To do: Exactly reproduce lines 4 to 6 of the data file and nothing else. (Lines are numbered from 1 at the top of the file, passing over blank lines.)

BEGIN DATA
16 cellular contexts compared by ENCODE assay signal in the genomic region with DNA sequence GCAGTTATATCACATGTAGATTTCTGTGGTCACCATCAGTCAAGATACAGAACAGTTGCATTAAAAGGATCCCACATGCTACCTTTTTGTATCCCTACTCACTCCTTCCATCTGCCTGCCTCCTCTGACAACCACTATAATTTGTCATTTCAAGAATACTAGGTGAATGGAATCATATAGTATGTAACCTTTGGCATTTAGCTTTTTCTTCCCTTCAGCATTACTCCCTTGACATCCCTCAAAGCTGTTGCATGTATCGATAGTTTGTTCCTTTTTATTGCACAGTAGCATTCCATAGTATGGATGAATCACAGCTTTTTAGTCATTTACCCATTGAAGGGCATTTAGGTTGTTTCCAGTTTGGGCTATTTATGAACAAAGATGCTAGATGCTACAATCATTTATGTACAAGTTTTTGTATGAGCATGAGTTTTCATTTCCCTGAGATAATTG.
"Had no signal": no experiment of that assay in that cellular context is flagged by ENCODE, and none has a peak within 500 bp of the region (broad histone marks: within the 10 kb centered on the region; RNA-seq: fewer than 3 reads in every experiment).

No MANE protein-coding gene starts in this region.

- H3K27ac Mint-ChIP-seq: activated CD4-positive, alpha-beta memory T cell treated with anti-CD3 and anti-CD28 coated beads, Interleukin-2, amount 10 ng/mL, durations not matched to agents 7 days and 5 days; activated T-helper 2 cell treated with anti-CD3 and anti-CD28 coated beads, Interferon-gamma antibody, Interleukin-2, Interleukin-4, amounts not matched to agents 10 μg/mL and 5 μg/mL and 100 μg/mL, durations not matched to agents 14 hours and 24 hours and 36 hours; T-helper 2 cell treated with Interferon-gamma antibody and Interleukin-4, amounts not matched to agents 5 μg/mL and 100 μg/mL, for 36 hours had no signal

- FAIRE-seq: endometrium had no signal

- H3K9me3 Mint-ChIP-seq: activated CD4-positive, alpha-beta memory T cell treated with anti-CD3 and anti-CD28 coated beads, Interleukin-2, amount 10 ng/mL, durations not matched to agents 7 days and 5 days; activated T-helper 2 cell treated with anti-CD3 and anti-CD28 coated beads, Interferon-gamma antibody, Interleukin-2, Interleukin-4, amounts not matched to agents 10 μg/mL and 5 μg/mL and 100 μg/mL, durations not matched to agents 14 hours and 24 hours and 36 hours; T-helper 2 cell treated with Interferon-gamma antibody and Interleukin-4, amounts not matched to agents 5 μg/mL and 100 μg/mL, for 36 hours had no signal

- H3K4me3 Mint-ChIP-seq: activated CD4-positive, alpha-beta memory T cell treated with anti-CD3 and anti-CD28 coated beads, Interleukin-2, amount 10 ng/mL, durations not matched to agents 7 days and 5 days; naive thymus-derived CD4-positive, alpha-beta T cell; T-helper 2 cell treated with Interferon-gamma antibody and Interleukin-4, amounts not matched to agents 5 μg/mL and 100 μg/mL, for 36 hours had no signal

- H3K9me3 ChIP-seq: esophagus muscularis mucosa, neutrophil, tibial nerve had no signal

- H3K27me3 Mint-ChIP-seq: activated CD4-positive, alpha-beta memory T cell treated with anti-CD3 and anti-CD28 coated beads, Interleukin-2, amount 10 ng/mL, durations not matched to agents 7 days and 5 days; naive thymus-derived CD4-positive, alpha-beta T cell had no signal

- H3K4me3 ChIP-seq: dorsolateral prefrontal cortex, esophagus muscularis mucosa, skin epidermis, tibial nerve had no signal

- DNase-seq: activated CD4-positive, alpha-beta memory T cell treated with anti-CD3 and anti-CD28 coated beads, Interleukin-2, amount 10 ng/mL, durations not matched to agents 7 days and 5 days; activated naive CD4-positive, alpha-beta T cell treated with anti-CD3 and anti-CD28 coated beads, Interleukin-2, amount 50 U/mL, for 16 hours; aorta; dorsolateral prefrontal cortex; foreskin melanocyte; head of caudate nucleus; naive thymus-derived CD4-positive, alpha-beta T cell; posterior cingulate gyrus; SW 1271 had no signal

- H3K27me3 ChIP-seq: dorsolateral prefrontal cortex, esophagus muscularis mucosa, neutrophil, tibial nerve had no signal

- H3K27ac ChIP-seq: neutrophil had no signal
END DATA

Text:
- H3K27ac Mint-ChIP-seq: activated CD4-positive, alpha-beta memory T cell treated with anti-CD3 and anti-CD28 coated beads, Interleukin-2, amount 10 ng/mL, durations not matched to agents 7 days and 5 days; activated T-helper 2 cell treated with anti-CD3 and anti-CD28 coated beads, Interferon-gamma antibody, Interleukin-2, Interleukin-4, amounts not matched to agents 10 μg/mL and 5 μg/mL and 100 μg/mL, durations not matched to agents 14 hours and 24 hours and 36 hours; T-helper 2 cell treated with Interferon-gamma antibody and Interleukin-4, amounts not matched to agents 5 μg/mL and 100 μg/mL, for 36 hours had no signal

- FAIRE-seq: endometrium had no signal

- H3K9me3 Mint-ChIP-seq: activated CD4-positive, alpha-beta memory T cell treated with anti-CD3 and anti-CD28 coated beads, Interleukin-2, amount 10 ng/mL, durations not matched to agents 7 days and 5 days; activated T-helper 2 cell treated with anti-CD3 and anti-CD28 coated beads, Interferon-gamma antibody, Interleukin-2, Interleukin-4, amounts not matched to agents 10 μg/mL and 5 μg/mL and 100 μg/mL, durations not matched to agents 14 hours and 24 hours and 36 hours; T-helper 2 cell treated with Interferon-gamma antibody and Interleukin-4, amounts not matched to agents 5 μg/mL and 100 μg/mL, for 36 hours had no signal